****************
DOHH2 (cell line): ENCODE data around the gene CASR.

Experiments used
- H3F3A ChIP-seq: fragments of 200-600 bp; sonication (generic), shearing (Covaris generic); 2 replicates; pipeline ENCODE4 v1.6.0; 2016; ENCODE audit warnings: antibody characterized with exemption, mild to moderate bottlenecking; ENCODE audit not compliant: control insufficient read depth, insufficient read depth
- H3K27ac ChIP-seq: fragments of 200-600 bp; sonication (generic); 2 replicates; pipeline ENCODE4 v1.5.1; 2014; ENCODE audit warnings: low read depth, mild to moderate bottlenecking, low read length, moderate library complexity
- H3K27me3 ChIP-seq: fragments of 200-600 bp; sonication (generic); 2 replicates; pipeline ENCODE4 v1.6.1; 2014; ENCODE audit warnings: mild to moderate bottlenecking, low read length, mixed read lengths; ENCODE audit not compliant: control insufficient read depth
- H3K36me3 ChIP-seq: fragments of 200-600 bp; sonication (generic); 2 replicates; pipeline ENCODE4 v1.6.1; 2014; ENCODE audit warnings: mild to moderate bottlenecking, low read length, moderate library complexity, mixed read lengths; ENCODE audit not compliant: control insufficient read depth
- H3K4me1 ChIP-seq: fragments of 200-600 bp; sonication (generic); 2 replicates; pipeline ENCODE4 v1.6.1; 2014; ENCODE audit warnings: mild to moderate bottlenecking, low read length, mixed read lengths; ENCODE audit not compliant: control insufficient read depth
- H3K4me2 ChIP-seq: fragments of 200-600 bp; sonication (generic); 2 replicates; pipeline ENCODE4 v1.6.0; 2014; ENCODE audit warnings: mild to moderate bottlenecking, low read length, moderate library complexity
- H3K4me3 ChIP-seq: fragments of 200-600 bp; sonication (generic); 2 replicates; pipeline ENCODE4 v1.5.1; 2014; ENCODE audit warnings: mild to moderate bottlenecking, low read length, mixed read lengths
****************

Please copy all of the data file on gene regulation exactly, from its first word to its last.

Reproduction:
DOHH2 (cell line): ENCODE data around the gene CASR.

Experiments used
- H3F3A ChIP-seq: fragments of 200-600 bp; sonication (generic), shearing (Covaris generic); 2 replicates; pipeline ENCODE4 v1.6.0; 2016; ENCODE audit warnings: antibody characterized with exemption, mild to moderate bottlenecking; ENCODE audit not compliant: control insufficient read depth, insufficient read depth
- H3K27ac ChIP-seq: fragments of 200-600 bp; sonication (generic); 2 replicates; pipeline ENCODE4 v1.5.1; 2014; ENCODE audit warnings: low read depth, mild to moderate bottlenecking, low read length, moderate library complexity
- H3K27me3 ChIP-seq: fragments of 200-600 bp; sonication (generic); 2 replicates; pipeline ENCODE4 v1.6.1; 2014; ENCODE audit warnings: mild to moderate bottlenecking, low read length, mixed read lengths; ENCODE audit not compliant: control insufficient read depth
- H3K36me3 ChIP-seq: fragments of 200-600 bp; sonication (generic); 2 replicates; pipeline ENCODE4 v1.6.1; 2014; ENCODE audit warnings: mild to moderate bottlenecking, low read length, moderate library complexity, mixed read lengths; ENCODE audit not compliant: control insufficient read depth
- H3K4me1 ChIP-seq: fragments of 200-600 bp; sonication (generic); 2 replicates; pipeline ENCODE4 v1.6.1; 2014; ENCODE audit warnings: mild to moderate bottlenecking, low read length, mixed read lengths; ENCODE audit not compliant: control insufficient read depth
- H3K4me2 ChIP-seq: fragments of 200-600 bp; sonication (generic); 2 replicates; pipeline ENCODE4 v1.6.0; 2014; ENCODE audit warnings: mild to moderate bottlenecking, low read length, moderate library complexity
- H3K4me3 ChIP-seq: fragments of 200-600 bp; sonication (generic); 2 replicates; pipeline ENCODE4 v1.5.1; 2014; ENCODE audit warnings: mild to moderate bottlenecking, low read length, mixed read lengths